Hello. Has anyone had any experience with this tree? How fast does it grow? Are the roots Invasive? Its health in general? Any info you feel that is important.
Thanks so much Judy
The Hakuru Nikishi Willow is a well behaved plant. It's much more treated as a shrub than a tree. As far as health, I'm no expert but I haven't heard much problems associated with this tree.
I planted a tree form of dappled willow a couple of years ago and it is thriving. I have it in full sun and only added fresh compost to the planting hole. I have had to cut off a couple of sucker starts on the lower trunk as the dapple willow is grafted onto the main trunk or something(read about about in other posts and this made sense because the new shoots had much different leaves). Its one of my favorite plants in the garden.
I purchased a small, 12-inch dappled willow shrub at a nursery in September 08 which I proceeded to train as a standard or tree-form.
It's presently about 4 feet tall and I intend (hopefully) to train it to about 8 feet tall.
My next-door neighbor has 2 beautiful specimen (tree forms) which are about 12 feet tall. I thought they were slow-growing or had reached their full height because it seems they.ve been that tall for the past couple of years. However, while speaking with him the other week, he informed me that he prunes off about a foot or more each year so they won't get too tall.
Very beautiful trees.
dianasan, your information is very timely. A friend wanted to get one of these plants but she didn't want to buy the standards since these are grafted plants. I mentioned that these can be trained into trees from shrubs but I didn't know how long it would take to get there.
I totally agree - these are excellent plants and they do have that 'spark' that makes it shine out.
ianna, you have to be very patient, but I love the challenge. It's looking good so far.
dianasan, I'm very patient. I do bonsai and topiaries. A 2-3 year wait is nothing for me and I love to prune.
BTW - I got so interested in this plant I went out and bought a shrub of my own. I've just planted it out today after I removed much of its branches to begin the training process into a tree.
With your experience, I'm sure the tree will be beautiful, ianna.
I've always wanted to create a bonsai, bought lots of containers and books on the subject, but never actually got around to doing it. Maybe in a few years when I have more time.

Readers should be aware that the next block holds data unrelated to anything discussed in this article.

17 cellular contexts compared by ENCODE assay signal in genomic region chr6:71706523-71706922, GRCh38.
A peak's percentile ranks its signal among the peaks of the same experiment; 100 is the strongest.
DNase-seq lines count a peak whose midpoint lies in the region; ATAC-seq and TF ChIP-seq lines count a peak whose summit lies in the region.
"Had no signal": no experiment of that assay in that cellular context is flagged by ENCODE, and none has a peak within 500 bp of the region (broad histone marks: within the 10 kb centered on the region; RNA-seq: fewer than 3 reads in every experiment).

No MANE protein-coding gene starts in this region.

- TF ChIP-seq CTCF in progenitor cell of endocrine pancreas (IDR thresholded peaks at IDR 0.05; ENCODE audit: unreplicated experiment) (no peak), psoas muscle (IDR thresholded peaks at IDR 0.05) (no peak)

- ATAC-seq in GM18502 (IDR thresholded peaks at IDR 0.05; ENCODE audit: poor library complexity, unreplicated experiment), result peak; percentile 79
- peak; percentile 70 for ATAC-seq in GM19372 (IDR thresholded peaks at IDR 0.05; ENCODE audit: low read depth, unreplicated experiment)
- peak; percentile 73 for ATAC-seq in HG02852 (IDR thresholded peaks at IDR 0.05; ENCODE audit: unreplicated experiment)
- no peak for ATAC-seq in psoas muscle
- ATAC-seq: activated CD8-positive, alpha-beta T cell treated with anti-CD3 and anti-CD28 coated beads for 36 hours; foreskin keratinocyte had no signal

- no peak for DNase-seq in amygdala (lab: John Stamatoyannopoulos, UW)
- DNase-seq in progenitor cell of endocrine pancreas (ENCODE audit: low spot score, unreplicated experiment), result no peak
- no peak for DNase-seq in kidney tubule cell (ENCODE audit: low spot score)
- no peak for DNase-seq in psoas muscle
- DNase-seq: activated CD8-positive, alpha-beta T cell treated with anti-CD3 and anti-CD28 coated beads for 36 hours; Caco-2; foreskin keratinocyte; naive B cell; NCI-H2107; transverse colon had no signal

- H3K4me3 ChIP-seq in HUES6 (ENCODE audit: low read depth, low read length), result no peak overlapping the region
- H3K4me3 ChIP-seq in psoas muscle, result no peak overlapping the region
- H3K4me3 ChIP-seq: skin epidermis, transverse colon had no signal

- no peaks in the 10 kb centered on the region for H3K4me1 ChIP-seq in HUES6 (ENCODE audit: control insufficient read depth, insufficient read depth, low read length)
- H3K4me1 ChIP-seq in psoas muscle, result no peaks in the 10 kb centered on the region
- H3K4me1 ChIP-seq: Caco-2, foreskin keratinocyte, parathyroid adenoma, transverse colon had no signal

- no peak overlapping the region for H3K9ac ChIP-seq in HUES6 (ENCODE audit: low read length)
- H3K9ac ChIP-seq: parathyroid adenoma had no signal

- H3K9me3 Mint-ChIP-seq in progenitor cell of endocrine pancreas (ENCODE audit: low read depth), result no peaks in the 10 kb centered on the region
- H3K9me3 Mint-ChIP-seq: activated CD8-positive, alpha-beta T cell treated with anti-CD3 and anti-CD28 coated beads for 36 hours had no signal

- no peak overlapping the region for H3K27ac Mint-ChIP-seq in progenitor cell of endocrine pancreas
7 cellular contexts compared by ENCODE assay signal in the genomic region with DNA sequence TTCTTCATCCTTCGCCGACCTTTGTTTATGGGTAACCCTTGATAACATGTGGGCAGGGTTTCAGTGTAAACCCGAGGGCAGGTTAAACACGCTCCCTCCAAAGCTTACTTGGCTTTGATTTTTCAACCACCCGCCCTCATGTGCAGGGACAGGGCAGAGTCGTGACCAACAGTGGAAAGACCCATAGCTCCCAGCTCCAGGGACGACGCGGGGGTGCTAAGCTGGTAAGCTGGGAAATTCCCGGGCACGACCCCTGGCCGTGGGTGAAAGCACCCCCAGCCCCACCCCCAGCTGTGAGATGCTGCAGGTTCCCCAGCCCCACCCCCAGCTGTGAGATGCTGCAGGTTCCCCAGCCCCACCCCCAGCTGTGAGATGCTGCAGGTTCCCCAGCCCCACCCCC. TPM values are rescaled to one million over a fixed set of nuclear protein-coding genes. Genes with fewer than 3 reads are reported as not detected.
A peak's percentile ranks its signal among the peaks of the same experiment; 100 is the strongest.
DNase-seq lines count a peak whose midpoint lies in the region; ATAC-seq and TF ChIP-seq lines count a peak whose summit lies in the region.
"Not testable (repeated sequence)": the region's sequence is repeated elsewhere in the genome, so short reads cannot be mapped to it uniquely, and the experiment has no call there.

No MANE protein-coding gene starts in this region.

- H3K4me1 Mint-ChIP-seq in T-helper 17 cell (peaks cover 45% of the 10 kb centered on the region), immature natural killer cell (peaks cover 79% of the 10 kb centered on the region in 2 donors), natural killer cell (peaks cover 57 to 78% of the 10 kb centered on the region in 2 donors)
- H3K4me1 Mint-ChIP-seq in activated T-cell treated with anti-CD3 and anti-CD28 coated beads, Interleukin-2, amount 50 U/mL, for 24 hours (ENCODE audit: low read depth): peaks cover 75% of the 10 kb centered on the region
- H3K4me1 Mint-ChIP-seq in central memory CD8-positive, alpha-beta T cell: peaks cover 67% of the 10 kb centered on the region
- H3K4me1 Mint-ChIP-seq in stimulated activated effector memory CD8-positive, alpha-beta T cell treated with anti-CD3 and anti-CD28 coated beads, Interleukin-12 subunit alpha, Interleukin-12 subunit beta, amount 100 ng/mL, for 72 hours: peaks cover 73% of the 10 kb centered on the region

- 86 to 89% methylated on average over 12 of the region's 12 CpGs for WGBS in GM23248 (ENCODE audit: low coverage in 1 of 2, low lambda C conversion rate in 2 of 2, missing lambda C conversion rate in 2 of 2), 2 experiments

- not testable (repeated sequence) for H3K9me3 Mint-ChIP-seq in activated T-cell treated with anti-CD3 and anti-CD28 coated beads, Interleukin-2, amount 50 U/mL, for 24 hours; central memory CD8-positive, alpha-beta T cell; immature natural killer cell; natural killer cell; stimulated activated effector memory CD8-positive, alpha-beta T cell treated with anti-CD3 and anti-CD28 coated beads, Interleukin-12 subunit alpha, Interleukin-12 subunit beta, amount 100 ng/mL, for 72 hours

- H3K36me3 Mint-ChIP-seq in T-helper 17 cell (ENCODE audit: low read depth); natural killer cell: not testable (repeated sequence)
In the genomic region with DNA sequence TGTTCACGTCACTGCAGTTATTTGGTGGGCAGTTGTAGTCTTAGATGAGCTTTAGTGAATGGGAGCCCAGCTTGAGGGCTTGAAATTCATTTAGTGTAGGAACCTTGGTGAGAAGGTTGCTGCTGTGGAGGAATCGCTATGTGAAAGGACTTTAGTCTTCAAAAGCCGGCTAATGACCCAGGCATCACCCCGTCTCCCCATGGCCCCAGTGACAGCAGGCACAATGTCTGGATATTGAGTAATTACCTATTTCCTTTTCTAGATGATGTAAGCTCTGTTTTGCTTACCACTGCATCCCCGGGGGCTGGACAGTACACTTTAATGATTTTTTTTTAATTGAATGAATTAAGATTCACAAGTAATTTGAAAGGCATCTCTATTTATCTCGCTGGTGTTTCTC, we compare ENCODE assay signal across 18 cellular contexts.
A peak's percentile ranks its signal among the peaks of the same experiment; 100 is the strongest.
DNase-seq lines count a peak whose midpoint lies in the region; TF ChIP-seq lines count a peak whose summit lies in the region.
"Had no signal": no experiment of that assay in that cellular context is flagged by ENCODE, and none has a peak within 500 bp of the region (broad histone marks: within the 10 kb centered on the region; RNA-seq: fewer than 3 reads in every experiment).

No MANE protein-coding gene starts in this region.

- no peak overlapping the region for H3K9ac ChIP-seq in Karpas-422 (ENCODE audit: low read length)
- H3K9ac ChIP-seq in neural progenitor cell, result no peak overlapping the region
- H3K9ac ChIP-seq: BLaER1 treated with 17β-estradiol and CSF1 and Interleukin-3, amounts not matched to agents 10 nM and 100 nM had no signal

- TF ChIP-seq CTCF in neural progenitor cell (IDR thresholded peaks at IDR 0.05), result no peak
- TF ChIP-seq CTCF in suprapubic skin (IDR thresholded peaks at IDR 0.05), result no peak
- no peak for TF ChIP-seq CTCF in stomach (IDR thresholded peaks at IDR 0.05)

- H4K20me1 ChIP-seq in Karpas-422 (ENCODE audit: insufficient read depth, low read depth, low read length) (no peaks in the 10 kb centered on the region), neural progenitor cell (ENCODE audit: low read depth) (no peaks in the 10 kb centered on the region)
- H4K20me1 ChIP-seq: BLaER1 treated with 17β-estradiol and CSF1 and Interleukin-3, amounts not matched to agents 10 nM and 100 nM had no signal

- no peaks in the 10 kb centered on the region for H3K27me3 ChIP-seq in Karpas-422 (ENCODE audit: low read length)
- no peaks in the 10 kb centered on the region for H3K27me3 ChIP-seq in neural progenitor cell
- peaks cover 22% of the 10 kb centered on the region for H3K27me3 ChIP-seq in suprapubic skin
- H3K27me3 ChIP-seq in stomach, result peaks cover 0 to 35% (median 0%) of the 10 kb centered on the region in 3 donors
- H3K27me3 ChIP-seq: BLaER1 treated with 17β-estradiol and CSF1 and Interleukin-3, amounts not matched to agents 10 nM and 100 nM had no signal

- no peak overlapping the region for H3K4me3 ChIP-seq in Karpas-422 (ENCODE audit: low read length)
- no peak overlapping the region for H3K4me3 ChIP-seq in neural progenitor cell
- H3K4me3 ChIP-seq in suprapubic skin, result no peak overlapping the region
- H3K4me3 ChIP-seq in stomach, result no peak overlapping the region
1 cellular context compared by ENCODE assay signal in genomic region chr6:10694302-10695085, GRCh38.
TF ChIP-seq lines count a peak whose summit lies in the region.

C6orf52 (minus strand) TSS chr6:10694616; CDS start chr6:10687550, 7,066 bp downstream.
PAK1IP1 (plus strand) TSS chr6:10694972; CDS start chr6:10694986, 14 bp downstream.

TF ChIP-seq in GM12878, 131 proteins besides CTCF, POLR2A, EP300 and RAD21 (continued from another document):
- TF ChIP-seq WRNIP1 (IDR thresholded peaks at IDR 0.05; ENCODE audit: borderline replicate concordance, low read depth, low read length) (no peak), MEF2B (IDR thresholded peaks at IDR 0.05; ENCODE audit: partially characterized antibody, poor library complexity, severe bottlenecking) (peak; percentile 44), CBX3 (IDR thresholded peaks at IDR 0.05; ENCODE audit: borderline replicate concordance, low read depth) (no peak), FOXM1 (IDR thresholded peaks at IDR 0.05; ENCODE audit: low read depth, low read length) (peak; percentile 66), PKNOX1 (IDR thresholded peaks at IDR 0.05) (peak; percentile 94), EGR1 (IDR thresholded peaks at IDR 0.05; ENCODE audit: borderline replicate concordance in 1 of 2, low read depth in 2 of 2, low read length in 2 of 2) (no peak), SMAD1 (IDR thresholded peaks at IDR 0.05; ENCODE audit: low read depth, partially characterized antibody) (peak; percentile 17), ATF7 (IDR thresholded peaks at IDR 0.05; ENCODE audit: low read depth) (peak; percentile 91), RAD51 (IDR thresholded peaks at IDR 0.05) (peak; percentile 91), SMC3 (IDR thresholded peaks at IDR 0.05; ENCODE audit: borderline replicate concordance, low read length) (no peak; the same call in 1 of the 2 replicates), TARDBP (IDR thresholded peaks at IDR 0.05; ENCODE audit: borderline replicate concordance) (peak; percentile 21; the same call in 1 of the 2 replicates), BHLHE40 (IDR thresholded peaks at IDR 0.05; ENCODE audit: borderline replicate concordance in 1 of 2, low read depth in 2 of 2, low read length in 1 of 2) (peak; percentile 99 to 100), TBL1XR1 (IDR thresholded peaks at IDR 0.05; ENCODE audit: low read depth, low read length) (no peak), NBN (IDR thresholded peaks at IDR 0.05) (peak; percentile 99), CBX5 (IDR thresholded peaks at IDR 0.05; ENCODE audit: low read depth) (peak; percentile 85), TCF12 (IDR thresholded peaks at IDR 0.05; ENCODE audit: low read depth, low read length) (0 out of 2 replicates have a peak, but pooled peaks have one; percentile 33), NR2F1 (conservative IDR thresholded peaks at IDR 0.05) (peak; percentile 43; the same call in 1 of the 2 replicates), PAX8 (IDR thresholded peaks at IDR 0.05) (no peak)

I started when I was very young and naive -- 14 years I think. Some trees I grew from seeds, some from cuttings. Sadly I had leave them behind when I migrated but they are still well taken cared of. I give them prunings and root prunnings when I go back every few years. It is an involved process so it does take commitment. Over here I tried to get back into it but like what you said, time is an issue. Plus I need the proper space to put the plants in and the proper protection from winter. So for the meantime I'm just doing topiaries.
ThatÂs very impressive, ianna. Bonsai really is an art and you seem to have a real talent. It must have been hard to leave your ÂbabiesÂ behind.
I planted a dappled willow standard last year. It was in poor health at the time but made it through winter and was very healthy until recently.I've noticed the tip of the leaves are turning brown once they change to pink (from green). We've had more rain than normal for the season - could this be the cause? If not, any idea what's causing this and how to remedy? Also, I was surprised to see the leaves are light pink while the ones in the neighbourhood are bright pink - could this be because it's a standard and not a tree? Thank you for your advice.
stella - the light pink is normal. I noticed my plant (newly planted) had a little browning episode but has since recovered. It too has light pink and white foliage. Is your tree still browning up and is it shriveling?
The standards are usually grafted ones. You will see a graft union right at the base of the crown. If this part is damaged, like some splits or insect infestations, these could cause the top to be affected. So this is the area to protect in winter.
I cannot comment on tree forms - because sometimes these can also be from standards or from a shrub that was developed into a tree (which is what I am doing).
Continue to observe it. Give it some fertilizers for trees and shrubs. or some good compost and composted manure. I think it will do okay.
My little dappled willow shrub that I'm grooming into a tree has some browning too, as do my neighbor's two 12-foot trees.
As ianna said, I think the browning after the pink is normal.
Good afternoon! I also have had a dappled willow, bush form, in my front foundation area for about a year and a half now. It's quite healthy (north east exposure) but I would love to keep it more "tree-like" It has so many off-shoots, I really wouldn't know where to start...any help in how to begin this process would be appreciated :)
describe 'tree-like'. Do you mean a lollipop form? For this you'd have to identify a main trunk or a trunk you selected to be the main trunk. Second, remove all side branches up to the point the crown begins. Then for the crown, trim all the top to form a large ball. maintain this form every few months during the growing season.
My willow is now about 7 feet tall. I almost started crying when I looked out the window this morning after last night's severe thunderstorms. There was my little willow completely flattened and lying beneath an eight-foot cast aluminum plant stand.
I ran outside, lifted off the plant stand and pulled up my tree. Amazingly, it's still in one piece and standing upright.
As they say...
The willow which bends to the tempest, often escapes better than the oak that resists it.